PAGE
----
If Whitman’s ideas still can be found deep under the surface of people who think in ways that seem to be so opposite of the Leaves of Grass mentality, perhaps ideas and frames of mind remain concealed for generations until they can be of use again.  In this way, cultural evolution, or evolution of the mind is not so different from biological evolution.  Whitman’s type of thinking was useful to Erik after his life of separateness and loneliness, and so the idea rose up again, reemerging from its underlying state.  Erik’s loneliness was not working for him; it was not the “fittest” mindset for him to have.  Therefore, something in Erik came up with an older idea that may serve him well.  There seems to be an evolutionary reason why this way of thinking has not completely died out, or become extinct.  Despite the generational difference between Whitman and Husvedt’s worlds, Whitman’s ideas are echoed in Husvedt’s characters, through an evolutionary link.


Anne Dalke's picture

re-emerging after loss

A few days after you wrote this paper, we were told in class that “in biological evolution, extinction is really a misnomer.” What (is thought to) go out of existence just takes a different form: genes persist in other populations, mass converts to energy…but nothing is ever lost. You are arguing here for the applicability of that phenomenon on the literary level, and you make it very dramatic, the way Erik comes to a Whitman-esque revelation, @ the very end of a novel in which his position has been so explicitly anti-Whitmanian.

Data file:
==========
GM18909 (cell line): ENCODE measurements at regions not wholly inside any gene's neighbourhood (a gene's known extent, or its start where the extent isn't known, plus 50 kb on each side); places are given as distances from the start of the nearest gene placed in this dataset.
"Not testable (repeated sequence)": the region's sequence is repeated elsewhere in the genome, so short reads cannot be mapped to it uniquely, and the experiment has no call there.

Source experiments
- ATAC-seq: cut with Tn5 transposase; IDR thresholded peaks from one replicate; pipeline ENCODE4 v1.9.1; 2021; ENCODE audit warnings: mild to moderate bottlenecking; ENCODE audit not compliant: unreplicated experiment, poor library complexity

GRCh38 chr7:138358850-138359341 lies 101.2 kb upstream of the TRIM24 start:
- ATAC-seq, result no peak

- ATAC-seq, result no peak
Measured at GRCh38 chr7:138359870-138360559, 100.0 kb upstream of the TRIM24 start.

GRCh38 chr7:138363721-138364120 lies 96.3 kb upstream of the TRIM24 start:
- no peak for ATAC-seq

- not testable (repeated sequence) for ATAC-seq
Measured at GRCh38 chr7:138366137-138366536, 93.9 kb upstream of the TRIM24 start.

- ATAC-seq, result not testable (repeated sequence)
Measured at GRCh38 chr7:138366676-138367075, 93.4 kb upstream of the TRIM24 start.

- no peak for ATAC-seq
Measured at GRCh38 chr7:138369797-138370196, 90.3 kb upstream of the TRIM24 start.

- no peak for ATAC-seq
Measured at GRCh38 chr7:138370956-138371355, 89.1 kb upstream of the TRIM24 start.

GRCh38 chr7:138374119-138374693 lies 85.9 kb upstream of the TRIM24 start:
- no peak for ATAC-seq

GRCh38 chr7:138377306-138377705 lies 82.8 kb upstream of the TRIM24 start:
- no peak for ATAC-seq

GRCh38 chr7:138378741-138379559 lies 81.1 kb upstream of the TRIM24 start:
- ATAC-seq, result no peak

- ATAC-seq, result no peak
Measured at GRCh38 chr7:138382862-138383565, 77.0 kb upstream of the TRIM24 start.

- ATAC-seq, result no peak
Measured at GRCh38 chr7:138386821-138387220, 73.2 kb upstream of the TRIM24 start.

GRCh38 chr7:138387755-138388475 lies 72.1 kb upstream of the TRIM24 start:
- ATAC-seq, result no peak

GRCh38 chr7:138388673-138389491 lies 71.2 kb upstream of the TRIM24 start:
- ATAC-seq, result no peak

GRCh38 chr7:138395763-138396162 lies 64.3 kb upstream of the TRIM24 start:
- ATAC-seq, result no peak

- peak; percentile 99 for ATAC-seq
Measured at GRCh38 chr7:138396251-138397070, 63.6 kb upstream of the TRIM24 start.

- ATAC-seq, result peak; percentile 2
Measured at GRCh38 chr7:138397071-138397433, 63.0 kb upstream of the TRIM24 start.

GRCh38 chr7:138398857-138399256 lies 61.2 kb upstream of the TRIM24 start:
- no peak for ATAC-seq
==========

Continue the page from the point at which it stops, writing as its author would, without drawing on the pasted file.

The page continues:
My questions, then, really have to do what provokes such a re-emergence of latent ideas. What motives them to become expressive again? Your conclusion seems to suggest that they are provoked by need, and puts me in mind of a passage from Marilynne Robinson's novel Housekeeping, which I have always found very moving:

…need can blossom into all the compensations it requires. To crave and to have are as like as a thing and its shadow. For when does a berry break upon the tongue as sweetly as when one longs to taste it, and when is the taste refracted into so many hues and savors of ripeness and earth, and when do our senses know any thing so utterly as when we lack it? wish for a hand on one's hair is all but to feel it. So whatever we may lose, very craving gives it back to us again. Though we dream and hardly know it, longing, like an angel, fosters us, smooths our hair, and brings us wild strawberries.

Is that what you are getting at? Erik needed a different way of being so much that it was provided to him, provoked by his longing?

I was also a little puzzled, earlier on in your essay, by your identifying ideas about “an inherent equality and right to happiness and peace” as “very eastern” views. They sound to me like conventional western democratic ideals. Why do you give them another geographic origin? Then you slip from equality into “oneness, nirvana, enlightenment….” Are those all the same thing? What are the connections among them, particularly the connections between “equality” and “oneness”? To be equal, must we be one? Mightn’t we be equal in our differences? (For more on this, see Culture as Disability ).